When Natalie Schuldt heard this spring that her bishop had invited members of the Institute of the Incarnate Word (IVE) to establish a presence in their Diocese of Fairbanks, Alaska, she was concerned.
“Just a little bit of investigation into their order drew a lot of red flags for me and for others,” she told The Pillar.
The Institute of the Incarnate Word was founded in San Rafael, Argentina in 1984 by Fr. Carlos Miguel Buela.
The priest was banned from being in contact with members of the institute he founded, from making statements or appearing in public, and from participating in the organization's activities.
The IVE was also close to Theodore McCarrick, the disgraced former cardinal who sexually abused seminarians for years before being publicly accused in 2018 and found guilty of abuse.
McCarrick would frequently fly to Argentina to ordain the IVE’s priests. And he lived on the grounds of the IVE seminary in Maryland – near its seminarians – during his retirement, and after he’d been ordered out of the archdiocese’s own seminary.
The close relationship between McCarrick and the IVE worried Schuldt. So did the similarities between McCarrick’s conduct and Buela’s.
But what particularly bothered her, she said, was seeing that multiple IVE webpages continued to promote Buela’s life and writings, despite the findings against him, and without any mention of his abuse and subsequent Vatican-imposed restrictions.
The IVE maintains numerous websites - a site for priestly vocations, another for its religious sisters, and another for its U.S. apostolates, among others.
Schuldt found that several of the IVE-affiliated websites included lengthy laudatory biographies of Buela and links to his homilies, articles, and books, several of which are still available for purchase from IVE Press. One site features an embedded video of Buela giving a 26-minute talk.
At first, Schuldt thought she was looking at old information on sites that had not been updated. But then she began to see slight changes - such as updated captions on pictures of Buela celebrating Mass.
There did not seem to be any attempt by the institute to distance itself from its founder - or even to acknowledge that he had been found abusive and placed under restrictions, Schuldt said.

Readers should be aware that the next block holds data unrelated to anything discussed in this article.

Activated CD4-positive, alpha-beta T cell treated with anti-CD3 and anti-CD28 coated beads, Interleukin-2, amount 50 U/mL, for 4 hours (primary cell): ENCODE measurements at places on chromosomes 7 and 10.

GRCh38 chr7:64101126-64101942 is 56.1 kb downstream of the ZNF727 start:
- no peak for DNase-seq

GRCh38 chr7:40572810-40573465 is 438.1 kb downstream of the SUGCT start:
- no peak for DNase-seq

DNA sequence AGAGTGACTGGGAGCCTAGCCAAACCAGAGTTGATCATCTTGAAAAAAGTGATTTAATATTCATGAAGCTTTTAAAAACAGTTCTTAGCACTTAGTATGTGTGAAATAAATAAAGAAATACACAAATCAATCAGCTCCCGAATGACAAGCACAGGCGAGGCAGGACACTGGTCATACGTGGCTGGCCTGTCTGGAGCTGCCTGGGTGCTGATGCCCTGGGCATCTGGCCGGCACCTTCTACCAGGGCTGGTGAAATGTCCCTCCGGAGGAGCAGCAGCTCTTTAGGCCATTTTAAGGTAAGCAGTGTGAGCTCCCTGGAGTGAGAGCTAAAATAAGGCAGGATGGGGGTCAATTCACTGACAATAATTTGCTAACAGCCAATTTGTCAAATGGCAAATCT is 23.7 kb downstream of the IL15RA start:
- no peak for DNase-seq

The IVE America website said Buela had retired and “wanted to dedicate much of his time to leaving behind his testament to the patrimony of the Institute through his writings.”
“I feel like the order in general is somehow flying under the radar, or the [founder] is still all over their website and being promoted,” she said.
Schuldt wasn’t sure if the matter had been addressed by the Vatican - maybe it was OK for the order to continue discussing their founder in this way? She didn’t know. But she was concerned. So on March 10, 2022, she sent a letter to Fairbanks' Bishop Chad Zielinski, and a copy to the diocesan judicial vicar, raising questions.
“I have been prayerfully and thoughtfully wrestling with concerns over the addition of members of the Institute of the Incarnate Word order to our diocese,” she said in the letter.
Citing the history of abuse among Native Alaskan communities, she added that “it would be unfair to bring members of this order into any Native village without giving the village communities the full history beforehand. Will they have contact with our Catholic schools?”
“I implore you to address this with your flock,” Schuldt said. “If there is a satisfactory explanation, please let us know.”
Schuldt never received a direct response from the bishop’s office. But she says her parish priest, Fr. Ross Tozzi, responded, saying he wanted to discuss the matter on the bishop’s behalf.
Fr. Tozzi was not available to respond to questions from The Pillar. But Schuldt said she got the impression from their conversation that Tozzi did not actually know much about the case, and she felt like he was deflecting her concerns.
She said the priest advised her to read the writings of Buela, the abusive founder, to see if she could find spiritual enlightenment within them. He also talked about St. John of the Cross being unjustly imprisoned by political opponents, Schuldt recalled.
This response was not what Schuldt had expected.
“What I really was looking for was for the bishop or somebody just to put it all to rest and say, ‘Oh, that's old information,’ or, ‘The founder is going to be exonerated.’ Or just something to be like, ‘Look, these things that look like red flags aren't really red flags’,” she said.